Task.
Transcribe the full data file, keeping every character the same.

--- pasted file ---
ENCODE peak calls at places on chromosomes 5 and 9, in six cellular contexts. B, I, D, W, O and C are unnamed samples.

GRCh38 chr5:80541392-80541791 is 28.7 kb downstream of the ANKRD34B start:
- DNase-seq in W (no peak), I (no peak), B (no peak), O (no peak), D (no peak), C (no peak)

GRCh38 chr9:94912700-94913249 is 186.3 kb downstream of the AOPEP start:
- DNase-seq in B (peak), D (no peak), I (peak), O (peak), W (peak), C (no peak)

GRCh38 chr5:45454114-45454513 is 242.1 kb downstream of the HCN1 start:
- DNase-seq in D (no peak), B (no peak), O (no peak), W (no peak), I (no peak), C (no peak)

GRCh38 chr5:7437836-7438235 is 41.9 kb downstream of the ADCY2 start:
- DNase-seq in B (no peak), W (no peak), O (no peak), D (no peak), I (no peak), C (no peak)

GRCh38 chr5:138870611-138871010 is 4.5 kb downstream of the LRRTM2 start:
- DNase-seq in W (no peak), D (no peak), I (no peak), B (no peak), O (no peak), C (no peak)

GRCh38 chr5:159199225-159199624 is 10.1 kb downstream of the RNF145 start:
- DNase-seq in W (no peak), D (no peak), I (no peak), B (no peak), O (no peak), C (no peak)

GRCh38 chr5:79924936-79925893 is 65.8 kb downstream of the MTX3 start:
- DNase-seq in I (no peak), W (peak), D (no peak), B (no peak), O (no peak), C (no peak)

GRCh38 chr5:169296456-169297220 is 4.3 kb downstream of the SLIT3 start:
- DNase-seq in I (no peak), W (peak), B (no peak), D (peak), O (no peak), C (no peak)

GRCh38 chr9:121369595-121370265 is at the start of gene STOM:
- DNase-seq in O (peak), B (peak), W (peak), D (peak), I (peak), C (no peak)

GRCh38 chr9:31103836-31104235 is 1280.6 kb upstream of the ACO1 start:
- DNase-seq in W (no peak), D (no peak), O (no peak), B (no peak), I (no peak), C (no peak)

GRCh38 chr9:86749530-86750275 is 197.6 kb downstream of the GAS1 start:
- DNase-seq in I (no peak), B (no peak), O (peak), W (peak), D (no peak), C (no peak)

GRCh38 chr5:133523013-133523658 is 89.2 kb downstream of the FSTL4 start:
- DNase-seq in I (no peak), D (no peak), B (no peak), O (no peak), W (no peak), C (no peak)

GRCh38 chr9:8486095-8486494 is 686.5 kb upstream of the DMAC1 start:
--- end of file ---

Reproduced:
ENCODE peak calls at places on chromosomes 5 and 9, in six cellular contexts. B, I, D, W, O and C are unnamed samples.

GRCh38 chr5:80541392-80541791 is 28.7 kb downstream of the ANKRD34B start:
- DNase-seq in W (no peak), I (no peak), B (no peak), O (no peak), D (no peak), C (no peak)

GRCh38 chr9:94912700-94913249 is 186.3 kb downstream of the AOPEP start:
- DNase-seq in B (peak), D (no peak), I (peak), O (peak), W (peak), C (no peak)

GRCh38 chr5:45454114-45454513 is 242.1 kb downstream of the HCN1 start:
- DNase-seq in D (no peak), B (no peak), O (no peak), W (no peak), I (no peak), C (no peak)

GRCh38 chr5:7437836-7438235 is 41.9 kb downstream of the ADCY2 start:
- DNase-seq in B (no peak), W (no peak), O (no peak), D (no peak), I (no peak), C (no peak)

GRCh38 chr5:138870611-138871010 is 4.5 kb downstream of the LRRTM2 start:
- DNase-seq in W (no peak), D (no peak), I (no peak), B (no peak), O (no peak), C (no peak)

GRCh38 chr5:159199225-159199624 is 10.1 kb downstream of the RNF145 start:
- DNase-seq in W (no peak), D (no peak), I (no peak), B (no peak), O (no peak), C (no peak)

GRCh38 chr5:79924936-79925893 is 65.8 kb downstream of the MTX3 start:
- DNase-seq in I (no peak), W (peak), D (no peak), B (no peak), O (no peak), C (no peak)

GRCh38 chr5:169296456-169297220 is 4.3 kb downstream of the SLIT3 start:
- DNase-seq in I (no peak), W (peak), B (no peak), D (peak), O (no peak), C (no peak)

GRCh38 chr9:121369595-121370265 is at the start of gene STOM:
- DNase-seq in O (peak), B (peak), W (peak), D (peak), I (peak), C (no peak)

GRCh38 chr9:31103836-31104235 is 1280.6 kb upstream of the ACO1 start:
- DNase-seq in W (no peak), D (no peak), O (no peak), B (no peak), I (no peak), C (no peak)

GRCh38 chr9:86749530-86750275 is 197.6 kb downstream of the GAS1 start:
- DNase-seq in I (no peak), B (no peak), O (peak), W (peak), D (no peak), C (no peak)

GRCh38 chr5:133523013-133523658 is 89.2 kb downstream of the FSTL4 start:
- DNase-seq in I (no peak), D (no peak), B (no peak), O (no peak), W (no peak), C (no peak)

GRCh38 chr9:8486095-8486494 is 686.5 kb upstream of the DMAC1 start: